Yesterday my folklore class took a field trip to Winchester and Stonehenge. While we were in Winchester, we went to the Great Hall of Winchester Castle. Winchester is one of two castles that are rumored to be Camelot-the legendary castle of King Arthur. Inside the Great Hall is a giant circular table mounted on a wall. It is painted with a likeness of "King Arthur" and has the names of twenty-four knights around its circumference. For years, this was supposed to be King Arthur's legendary round table. However it was recently carbon dated and it was probably made in the early 13th century (over a thousand years after Arthur was around), and was probably commissioned by King Edward I, who was a big fan of King Arthur. The portrait of King Arthur is suspected to be King Henry I. The hall was immense and the sight of a one ton table on the wall was pretty cool even if the table was a fake. We also went to the Winchester Cathedral, the longest cathedral in Great Britain. The original cathredral was built in the seventh century AD but it was expanded several times over the next couple of hundred years. Inside the cathedral there are well over a dozen memorial plaques and burial spots for people from the First Earl and Sandwich to Saxon Kings to Jane Austen. There are also enough Pagan symbols in the architecture and graffiti to write another Dan Brown book. At the point my camera battery started to die.
After we finished at the Cathedral we went to the Bishop On The Bridge Pub. I finally found a hot meal that I like: Bangers and Mash. It's not exactly a high class meal (sausage, mashed potatoes, and onion gravey), but it was hot and it tasted great. I had it with half-a-pint of Gales HSB (Horndean Speical Bitter) Ale. It's kinda of a hoppy "autumn" ale which thankfully went great with my 'pub grub.' Bottom line is that the best food I've had in England thus far has not been the fancy or more expensive stuff, or all that healthy. Good news for my wallet but news for my waistline. I'd still argue that it's still better for you than McDonald's anyday.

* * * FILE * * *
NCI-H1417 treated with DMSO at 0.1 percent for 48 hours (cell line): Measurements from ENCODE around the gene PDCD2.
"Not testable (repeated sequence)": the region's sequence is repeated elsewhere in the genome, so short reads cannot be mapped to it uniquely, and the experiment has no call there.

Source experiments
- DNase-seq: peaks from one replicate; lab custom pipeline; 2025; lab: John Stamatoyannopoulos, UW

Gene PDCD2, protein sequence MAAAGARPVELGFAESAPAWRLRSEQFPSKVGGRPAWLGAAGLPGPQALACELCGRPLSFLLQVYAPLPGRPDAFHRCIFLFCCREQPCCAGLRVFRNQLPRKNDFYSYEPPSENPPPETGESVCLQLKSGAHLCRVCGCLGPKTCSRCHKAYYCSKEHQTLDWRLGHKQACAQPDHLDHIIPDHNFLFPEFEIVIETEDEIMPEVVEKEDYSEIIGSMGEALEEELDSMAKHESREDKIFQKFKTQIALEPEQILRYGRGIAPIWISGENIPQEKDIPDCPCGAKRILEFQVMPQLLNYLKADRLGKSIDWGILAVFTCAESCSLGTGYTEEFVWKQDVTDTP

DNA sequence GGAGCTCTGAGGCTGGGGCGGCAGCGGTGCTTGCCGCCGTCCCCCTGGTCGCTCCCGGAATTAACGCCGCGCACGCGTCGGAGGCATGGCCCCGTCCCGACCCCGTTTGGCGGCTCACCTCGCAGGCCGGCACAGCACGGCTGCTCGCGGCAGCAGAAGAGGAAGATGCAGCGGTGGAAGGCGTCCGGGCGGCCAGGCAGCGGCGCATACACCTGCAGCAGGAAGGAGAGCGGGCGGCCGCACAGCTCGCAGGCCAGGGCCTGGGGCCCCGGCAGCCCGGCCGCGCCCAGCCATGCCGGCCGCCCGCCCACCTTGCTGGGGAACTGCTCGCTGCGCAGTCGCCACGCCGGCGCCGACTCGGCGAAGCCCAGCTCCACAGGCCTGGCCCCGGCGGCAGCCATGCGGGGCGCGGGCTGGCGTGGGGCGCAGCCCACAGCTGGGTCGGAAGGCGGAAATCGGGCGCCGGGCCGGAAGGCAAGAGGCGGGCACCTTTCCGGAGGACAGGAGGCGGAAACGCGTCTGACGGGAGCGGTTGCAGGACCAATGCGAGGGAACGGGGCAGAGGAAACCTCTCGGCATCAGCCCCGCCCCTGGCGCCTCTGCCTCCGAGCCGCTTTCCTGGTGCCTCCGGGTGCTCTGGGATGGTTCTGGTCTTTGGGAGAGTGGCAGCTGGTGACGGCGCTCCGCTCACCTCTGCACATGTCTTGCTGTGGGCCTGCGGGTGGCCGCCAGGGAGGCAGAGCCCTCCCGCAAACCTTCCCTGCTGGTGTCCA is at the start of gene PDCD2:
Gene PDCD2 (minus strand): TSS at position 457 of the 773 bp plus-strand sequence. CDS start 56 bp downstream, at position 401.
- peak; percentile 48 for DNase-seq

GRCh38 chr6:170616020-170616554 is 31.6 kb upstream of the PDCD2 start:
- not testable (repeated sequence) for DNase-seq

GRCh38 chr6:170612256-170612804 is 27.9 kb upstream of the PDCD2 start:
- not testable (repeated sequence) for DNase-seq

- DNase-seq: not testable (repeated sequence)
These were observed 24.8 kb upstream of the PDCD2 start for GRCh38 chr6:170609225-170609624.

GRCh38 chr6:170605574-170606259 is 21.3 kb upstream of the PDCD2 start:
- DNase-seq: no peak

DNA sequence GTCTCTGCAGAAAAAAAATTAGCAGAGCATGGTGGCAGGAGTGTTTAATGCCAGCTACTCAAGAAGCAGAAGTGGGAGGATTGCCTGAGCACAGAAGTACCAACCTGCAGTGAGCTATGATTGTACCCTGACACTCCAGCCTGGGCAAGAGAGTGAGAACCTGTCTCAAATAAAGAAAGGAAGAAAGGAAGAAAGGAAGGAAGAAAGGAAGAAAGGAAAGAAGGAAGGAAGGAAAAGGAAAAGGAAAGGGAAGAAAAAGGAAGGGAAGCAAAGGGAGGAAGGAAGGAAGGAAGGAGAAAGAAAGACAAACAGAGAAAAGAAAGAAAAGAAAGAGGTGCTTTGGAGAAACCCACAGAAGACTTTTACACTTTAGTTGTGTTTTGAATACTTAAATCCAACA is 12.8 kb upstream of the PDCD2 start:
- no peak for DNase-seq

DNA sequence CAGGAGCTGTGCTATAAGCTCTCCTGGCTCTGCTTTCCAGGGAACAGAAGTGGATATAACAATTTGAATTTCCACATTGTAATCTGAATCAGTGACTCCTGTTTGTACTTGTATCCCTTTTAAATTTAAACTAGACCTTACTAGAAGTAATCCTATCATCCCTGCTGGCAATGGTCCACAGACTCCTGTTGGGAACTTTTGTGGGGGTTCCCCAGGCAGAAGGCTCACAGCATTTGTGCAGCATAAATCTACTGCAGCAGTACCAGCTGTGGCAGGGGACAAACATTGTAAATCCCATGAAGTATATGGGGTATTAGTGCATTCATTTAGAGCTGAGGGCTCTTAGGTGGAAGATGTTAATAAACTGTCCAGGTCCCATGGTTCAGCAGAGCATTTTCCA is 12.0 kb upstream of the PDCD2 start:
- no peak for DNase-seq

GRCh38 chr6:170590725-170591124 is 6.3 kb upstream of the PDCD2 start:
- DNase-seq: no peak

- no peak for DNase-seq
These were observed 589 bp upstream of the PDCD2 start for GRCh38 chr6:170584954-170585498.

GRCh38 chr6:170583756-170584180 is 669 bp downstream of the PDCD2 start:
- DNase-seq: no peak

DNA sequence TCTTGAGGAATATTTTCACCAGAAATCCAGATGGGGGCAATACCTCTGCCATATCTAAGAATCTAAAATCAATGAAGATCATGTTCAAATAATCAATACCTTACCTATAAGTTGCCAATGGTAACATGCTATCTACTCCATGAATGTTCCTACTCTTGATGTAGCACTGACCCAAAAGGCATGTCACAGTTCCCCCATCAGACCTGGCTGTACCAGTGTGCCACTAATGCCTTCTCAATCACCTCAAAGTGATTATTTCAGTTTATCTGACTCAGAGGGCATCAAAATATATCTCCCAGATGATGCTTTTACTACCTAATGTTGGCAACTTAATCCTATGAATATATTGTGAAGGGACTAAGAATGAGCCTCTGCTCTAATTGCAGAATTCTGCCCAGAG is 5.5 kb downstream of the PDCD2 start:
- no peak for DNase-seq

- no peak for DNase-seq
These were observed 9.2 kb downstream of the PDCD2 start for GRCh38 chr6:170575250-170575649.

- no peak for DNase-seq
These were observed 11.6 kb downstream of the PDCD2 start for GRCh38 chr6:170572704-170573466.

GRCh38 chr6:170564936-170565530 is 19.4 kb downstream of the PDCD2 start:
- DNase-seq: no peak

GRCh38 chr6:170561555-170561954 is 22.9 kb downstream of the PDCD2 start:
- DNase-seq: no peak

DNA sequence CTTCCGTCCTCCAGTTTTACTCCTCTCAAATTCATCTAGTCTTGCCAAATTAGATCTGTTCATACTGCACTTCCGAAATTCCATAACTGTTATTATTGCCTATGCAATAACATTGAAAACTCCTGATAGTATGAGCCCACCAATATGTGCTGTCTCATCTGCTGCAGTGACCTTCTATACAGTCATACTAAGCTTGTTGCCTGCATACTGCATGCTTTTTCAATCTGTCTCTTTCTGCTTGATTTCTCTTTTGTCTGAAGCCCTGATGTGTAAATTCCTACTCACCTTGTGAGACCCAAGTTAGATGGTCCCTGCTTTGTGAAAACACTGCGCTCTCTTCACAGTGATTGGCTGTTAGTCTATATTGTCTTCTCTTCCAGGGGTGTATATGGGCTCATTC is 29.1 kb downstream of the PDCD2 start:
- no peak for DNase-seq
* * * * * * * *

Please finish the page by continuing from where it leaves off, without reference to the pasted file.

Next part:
Our afternoon visit to Stonehenge was very different from the morning visit I experienced on Saturday. The light was completely different and eventhough the stones were in the exact same spots as they were on Saturday, they looked completely different. We also learned a lot more about the folklore associated with it; how it was built, why it was built, what it was used for. We also completely discredited some of the tales which was kind of fun. I love a good story but I still prefer science for actual explanations. I got about three new pictures of Stonehenge before my battery completely died. I need to figure out a way to make sure that this doesn't keep happening on trips because it is very annoying.